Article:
A cat stays hydrated by drinking water from the faucet.

How Much Water Do Pets Need?

Pet nutrition is complicated and occasionally controversial. Some ingredients and diets have earned spirited champions, while others inspire ire in the pet-owning community. While pet parents and vets may never agree on subjects like raw pet food or vegetarianism for cats and dogs, everyone agrees that water plays an essential role in canine and feline nutrition.

How Much Water Do Pets Need Each Day?

Conventional wisdom holds that people should drink about 64 ounces of water every day, eight normal-sized glasses. In reality, the formula for determining a person’s hydration needs is a little more complicated. According to the U.S. National Academies of Sciences, Engineering, and Medicine, men need an average of 15.5 cups of water every day and women need 11.5. Specifics will vary based on factors including weight, activity level, and underlying health concerns.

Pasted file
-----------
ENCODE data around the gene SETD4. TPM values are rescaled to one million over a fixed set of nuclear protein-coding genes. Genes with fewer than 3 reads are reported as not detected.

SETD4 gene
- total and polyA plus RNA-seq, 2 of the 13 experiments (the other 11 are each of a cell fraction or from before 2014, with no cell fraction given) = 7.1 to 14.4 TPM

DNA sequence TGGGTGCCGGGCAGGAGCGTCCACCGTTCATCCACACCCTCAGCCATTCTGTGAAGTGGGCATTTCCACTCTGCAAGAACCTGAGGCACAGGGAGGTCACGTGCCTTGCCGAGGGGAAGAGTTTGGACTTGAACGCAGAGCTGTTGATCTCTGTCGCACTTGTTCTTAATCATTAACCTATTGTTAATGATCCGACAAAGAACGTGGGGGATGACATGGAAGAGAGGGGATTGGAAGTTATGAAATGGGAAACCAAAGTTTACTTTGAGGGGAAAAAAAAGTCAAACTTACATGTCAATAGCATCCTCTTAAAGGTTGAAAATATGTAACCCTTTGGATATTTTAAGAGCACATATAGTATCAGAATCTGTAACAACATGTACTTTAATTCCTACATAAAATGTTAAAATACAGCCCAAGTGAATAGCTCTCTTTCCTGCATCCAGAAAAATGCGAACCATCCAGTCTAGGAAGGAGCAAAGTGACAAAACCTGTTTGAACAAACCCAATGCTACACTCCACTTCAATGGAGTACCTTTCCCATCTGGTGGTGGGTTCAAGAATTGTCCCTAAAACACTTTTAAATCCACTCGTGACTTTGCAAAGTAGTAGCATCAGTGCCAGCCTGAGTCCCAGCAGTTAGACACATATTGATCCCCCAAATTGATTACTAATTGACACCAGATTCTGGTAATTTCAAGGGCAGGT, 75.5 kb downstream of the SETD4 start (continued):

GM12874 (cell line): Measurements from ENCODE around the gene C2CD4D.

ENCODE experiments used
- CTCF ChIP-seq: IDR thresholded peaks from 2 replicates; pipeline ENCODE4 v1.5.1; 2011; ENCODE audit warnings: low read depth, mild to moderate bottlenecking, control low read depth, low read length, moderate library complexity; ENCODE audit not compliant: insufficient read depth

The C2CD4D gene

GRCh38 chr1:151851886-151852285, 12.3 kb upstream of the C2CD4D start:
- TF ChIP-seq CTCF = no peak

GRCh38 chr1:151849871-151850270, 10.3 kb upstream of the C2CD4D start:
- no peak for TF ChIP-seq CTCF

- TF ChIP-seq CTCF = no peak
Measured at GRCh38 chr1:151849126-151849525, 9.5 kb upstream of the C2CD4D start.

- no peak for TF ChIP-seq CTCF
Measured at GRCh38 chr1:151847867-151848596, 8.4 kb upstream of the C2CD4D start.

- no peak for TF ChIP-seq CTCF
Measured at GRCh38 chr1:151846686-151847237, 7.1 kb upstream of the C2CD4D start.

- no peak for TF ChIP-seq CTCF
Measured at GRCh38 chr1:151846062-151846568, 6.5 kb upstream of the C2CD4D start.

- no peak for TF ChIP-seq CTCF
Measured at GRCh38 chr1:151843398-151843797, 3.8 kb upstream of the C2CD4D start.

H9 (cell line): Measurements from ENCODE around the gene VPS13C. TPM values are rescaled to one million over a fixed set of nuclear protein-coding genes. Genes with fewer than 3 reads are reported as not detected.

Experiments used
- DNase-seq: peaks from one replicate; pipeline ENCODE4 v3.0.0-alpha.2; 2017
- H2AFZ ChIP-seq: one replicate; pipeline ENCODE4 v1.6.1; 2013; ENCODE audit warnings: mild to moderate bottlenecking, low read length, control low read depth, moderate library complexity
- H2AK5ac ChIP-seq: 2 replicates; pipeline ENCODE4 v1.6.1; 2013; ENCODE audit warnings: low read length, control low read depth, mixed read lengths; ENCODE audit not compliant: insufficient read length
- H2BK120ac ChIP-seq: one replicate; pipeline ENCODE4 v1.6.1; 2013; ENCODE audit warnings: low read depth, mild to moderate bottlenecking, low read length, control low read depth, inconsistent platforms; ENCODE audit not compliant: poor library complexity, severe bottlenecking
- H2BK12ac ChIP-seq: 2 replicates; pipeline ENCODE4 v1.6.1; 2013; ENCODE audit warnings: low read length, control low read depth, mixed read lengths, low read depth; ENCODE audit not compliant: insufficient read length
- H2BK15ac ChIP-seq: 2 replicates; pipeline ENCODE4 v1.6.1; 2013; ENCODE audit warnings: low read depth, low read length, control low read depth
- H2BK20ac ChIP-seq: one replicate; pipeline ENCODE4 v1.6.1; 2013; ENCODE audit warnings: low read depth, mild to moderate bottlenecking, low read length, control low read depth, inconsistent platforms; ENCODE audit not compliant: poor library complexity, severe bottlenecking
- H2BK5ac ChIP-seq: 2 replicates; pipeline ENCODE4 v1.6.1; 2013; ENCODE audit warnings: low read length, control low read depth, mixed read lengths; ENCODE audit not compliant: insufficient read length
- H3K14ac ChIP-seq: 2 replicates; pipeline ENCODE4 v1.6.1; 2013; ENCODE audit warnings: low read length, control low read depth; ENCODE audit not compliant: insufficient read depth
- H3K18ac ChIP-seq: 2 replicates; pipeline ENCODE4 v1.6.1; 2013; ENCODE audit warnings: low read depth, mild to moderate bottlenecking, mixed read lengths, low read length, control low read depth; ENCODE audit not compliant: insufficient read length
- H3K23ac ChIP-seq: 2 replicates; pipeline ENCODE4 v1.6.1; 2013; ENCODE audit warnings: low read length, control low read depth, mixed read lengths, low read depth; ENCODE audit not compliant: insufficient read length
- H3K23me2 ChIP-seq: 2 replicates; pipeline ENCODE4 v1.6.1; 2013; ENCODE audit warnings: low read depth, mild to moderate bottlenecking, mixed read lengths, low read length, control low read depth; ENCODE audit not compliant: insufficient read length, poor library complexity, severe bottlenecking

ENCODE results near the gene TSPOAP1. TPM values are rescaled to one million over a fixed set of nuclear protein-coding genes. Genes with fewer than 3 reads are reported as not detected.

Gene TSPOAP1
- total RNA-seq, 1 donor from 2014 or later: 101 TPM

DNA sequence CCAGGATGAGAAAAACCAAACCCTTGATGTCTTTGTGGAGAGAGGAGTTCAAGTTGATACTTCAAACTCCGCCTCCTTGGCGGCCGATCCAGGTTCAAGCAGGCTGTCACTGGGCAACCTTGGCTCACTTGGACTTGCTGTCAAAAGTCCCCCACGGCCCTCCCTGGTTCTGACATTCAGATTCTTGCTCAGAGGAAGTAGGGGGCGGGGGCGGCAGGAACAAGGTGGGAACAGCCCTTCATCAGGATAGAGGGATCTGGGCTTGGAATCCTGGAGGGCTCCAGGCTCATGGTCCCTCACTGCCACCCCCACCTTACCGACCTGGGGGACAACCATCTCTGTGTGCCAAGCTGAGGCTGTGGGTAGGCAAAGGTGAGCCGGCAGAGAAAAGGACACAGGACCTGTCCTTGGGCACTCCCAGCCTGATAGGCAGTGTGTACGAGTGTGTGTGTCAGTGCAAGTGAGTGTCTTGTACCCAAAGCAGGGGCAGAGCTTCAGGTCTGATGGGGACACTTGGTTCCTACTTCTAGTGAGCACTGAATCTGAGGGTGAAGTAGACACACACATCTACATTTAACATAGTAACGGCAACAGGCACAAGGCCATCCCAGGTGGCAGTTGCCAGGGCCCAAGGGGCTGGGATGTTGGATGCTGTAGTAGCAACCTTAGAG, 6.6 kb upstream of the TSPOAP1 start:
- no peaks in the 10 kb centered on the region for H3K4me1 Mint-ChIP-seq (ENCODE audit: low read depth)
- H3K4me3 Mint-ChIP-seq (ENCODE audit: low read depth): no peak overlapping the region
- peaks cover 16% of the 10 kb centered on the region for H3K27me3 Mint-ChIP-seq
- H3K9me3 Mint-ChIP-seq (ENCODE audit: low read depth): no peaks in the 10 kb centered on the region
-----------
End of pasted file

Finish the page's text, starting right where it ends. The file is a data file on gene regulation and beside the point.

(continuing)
Here’s what pets require each day:

Why Is Water Important for Pets?

Water is just as essential to pets as it is to pet parents. In fact, you might say it’s the most important nutrient around. It makes up 70% of your dog or cat’s body and, whatever the species, it plays a role in every vital bodily process. It also carries nutrients throughout the body, keeps joints lubricated, promotes healthy cognitive function, protects tissues, and ensures a suitable body temperature.

Signs of Dehydration in Pets

In both cats and dogs, dehydration tends to reveal itself through the same selection of symptoms, including:

Testing for Dehydration

One of the simplest ways to determine if your pet is dehydrated is by testing their skin elasticity. Gently grasp some of your pet’s skin between your thumb and forefinger. Then, watch as their skin moves from this tented position and back into place. A hydrated pet’s skin will quickly snap back. If your pet is dehydrated, however, their skin will remain tented or return to its original position more slowly.

Can Pets Drink Too Much Water?

Though hydration is essential, there’s such a thing as too much water. What’s more, increased thirst may indicate that your cat or dog is suffering from an unseen health condition. Common culprits for increased thirst include cancer, hyperthyroidism, diabetes, Cushing’s syndrome, or diseases of the liver and kidneys. Certain medications can also produce side effects like excessive thirst. Consult your veterinarian immediately if you notice your pet is spending more time around the water bowl.